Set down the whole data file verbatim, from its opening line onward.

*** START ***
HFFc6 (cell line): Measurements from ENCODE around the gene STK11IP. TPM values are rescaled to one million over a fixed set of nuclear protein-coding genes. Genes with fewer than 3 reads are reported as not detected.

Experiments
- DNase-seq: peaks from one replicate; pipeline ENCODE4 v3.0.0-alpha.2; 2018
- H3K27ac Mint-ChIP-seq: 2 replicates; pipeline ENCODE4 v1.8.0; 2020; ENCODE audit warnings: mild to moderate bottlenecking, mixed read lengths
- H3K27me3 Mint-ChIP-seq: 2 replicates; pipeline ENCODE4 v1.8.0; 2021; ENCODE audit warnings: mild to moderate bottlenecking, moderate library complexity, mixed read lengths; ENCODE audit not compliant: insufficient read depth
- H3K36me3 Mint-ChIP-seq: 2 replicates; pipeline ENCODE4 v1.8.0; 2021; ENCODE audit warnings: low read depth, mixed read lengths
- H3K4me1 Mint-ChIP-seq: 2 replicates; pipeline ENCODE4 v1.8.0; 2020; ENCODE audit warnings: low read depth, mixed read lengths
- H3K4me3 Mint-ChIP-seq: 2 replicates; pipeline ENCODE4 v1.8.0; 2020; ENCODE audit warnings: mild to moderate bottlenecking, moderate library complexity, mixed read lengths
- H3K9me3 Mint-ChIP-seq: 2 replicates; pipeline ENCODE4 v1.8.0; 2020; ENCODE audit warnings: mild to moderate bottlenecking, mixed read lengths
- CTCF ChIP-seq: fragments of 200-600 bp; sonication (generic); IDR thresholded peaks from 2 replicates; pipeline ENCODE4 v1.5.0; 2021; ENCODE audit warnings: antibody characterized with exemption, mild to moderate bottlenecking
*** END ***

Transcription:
HFFc6 (cell line): Measurements from ENCODE around the gene STK11IP. TPM values are rescaled to one million over a fixed set of nuclear protein-coding genes. Genes with fewer than 3 reads are reported as not detected.

Experiments
- DNase-seq: peaks from one replicate; pipeline ENCODE4 v3.0.0-alpha.2; 2018
- H3K27ac Mint-ChIP-seq: 2 replicates; pipeline ENCODE4 v1.8.0; 2020; ENCODE audit warnings: mild to moderate bottlenecking, mixed read lengths
- H3K27me3 Mint-ChIP-seq: 2 replicates; pipeline ENCODE4 v1.8.0; 2021; ENCODE audit warnings: mild to moderate bottlenecking, moderate library complexity, mixed read lengths; ENCODE audit not compliant: insufficient read depth
- H3K36me3 Mint-ChIP-seq: 2 replicates; pipeline ENCODE4 v1.8.0; 2021; ENCODE audit warnings: low read depth, mixed read lengths
- H3K4me1 Mint-ChIP-seq: 2 replicates; pipeline ENCODE4 v1.8.0; 2020; ENCODE audit warnings: low read depth, mixed read lengths
- H3K4me3 Mint-ChIP-seq: 2 replicates; pipeline ENCODE4 v1.8.0; 2020; ENCODE audit warnings: mild to moderate bottlenecking, moderate library complexity, mixed read lengths
- H3K9me3 Mint-ChIP-seq: 2 replicates; pipeline ENCODE4 v1.8.0; 2020; ENCODE audit warnings: mild to moderate bottlenecking, mixed read lengths
- CTCF ChIP-seq: fragments of 200-600 bp; sonication (generic); IDR thresholded peaks from 2 replicates; pipeline ENCODE4 v1.5.0; 2021; ENCODE audit warnings: antibody characterized with exemption, mild to moderate bottlenecking